March 06, 2011

If govt gives nod, rural students can become doctor after class 10

If the union health ministry accepts the recommendations made by a national-level committee of medical experts, students from rural areas can study medicine after class X — and become healthcare professionals in three years flat.

The recommendations have been made by the ‘Curricular Reform Committee for Undergraduate Medical Education’ to the health ministry.

According to a senior doctor who has been asked to give his opinions on the recommendations, there are chances that the central government will introduce a separate medical course for rural students.

The course will produce doctors exclusively for rural areas because of dearth of doctors as city-based doctors don’t want to work in those areas.

“The government is seriously thinking to introduce a three-year medical course for rural students,” said the doctor. According to him, the name of the course will be ‘Bachelor of Rural Health Care’ (BRHC), and it can be done after class X instead of class XII.

“Though the proposal is still under consideration, it is the only practical solution to improve the healthcare scenario in rural areas,” he said.

The proposed roadmap has been submitted to the health ministry by a group of medical experts from all over India. According to the plan, the students have to either sign a 10-year bond or make a lifetime commitment to work in rural areas.

The students have to produce a bona fide certificate stating their ‘rural’ status to get admission.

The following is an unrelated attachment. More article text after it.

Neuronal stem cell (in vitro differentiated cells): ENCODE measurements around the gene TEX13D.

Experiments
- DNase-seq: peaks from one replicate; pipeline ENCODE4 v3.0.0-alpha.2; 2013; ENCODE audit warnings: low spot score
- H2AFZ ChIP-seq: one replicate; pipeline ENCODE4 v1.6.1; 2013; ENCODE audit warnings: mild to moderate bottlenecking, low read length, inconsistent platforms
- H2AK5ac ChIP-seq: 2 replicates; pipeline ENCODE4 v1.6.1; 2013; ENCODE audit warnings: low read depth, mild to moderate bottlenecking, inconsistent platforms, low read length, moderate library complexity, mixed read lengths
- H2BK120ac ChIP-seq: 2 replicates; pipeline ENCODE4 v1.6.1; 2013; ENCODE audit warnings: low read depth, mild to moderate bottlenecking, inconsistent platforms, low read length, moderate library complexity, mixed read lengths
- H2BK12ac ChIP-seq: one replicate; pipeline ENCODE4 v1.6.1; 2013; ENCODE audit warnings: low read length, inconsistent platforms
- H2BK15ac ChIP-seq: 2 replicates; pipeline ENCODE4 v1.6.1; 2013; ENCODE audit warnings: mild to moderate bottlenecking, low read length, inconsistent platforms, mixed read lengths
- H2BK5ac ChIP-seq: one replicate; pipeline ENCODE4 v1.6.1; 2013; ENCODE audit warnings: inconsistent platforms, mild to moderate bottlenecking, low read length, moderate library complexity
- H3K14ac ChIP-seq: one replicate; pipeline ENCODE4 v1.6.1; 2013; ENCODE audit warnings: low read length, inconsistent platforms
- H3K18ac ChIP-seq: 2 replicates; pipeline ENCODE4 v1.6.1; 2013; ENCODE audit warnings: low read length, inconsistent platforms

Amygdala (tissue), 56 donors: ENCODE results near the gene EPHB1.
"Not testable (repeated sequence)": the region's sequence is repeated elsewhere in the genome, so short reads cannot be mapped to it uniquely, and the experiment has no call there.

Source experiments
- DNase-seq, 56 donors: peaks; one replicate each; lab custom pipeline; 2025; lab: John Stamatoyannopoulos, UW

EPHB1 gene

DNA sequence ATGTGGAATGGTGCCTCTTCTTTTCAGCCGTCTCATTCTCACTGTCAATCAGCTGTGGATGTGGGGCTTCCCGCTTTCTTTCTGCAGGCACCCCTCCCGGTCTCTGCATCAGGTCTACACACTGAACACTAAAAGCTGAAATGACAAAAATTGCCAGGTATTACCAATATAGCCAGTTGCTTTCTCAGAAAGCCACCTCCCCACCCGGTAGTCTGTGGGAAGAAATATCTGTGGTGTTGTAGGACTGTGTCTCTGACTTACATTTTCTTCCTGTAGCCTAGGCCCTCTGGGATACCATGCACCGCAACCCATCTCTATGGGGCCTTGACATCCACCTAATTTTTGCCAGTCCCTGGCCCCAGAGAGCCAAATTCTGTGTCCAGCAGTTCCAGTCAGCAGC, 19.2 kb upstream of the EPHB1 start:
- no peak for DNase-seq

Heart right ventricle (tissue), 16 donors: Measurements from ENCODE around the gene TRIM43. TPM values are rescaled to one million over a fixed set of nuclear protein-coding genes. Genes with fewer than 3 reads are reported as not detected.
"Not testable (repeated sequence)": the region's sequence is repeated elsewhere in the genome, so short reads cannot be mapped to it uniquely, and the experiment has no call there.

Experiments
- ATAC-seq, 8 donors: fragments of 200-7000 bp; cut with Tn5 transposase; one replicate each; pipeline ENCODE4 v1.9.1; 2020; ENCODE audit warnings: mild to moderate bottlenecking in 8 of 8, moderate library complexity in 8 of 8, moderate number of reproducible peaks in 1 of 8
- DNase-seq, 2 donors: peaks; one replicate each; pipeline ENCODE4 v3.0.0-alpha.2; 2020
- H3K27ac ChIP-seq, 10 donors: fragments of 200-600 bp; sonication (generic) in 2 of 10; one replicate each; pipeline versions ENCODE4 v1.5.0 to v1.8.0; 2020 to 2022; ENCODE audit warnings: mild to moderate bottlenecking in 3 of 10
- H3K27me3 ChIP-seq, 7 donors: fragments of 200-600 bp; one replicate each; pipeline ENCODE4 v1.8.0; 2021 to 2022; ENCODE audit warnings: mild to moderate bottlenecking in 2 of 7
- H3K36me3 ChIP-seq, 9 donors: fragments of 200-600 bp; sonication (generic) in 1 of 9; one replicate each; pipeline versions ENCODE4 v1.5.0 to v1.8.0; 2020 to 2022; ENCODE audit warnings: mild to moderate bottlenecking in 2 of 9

According to the doctor, this move will ultimately help the patients of rural areas. “City-based doctors cannot understand the local dialect of rural patients, so some times the symptoms are not conveyed properly to the doctors,” said the doctor.

As far as starting this course in remote areas is concerned, the committee has proposed to open new medical colleges in under-served areas till 2015.

The committee has also proposed to start ‘Community Medical Colleges’ as well as extending the facilities of the existing district hospitals. “To start such course, these infrastructural changes will be important,” he said.

However, other doctors involved in medical education have protested the move to introduce BRHC. “We have been protesting this new course, because there cannot be a parallel course with MBBS. This will only deteriorate the medical education,” opined a senior doctor.

Link: Original Article

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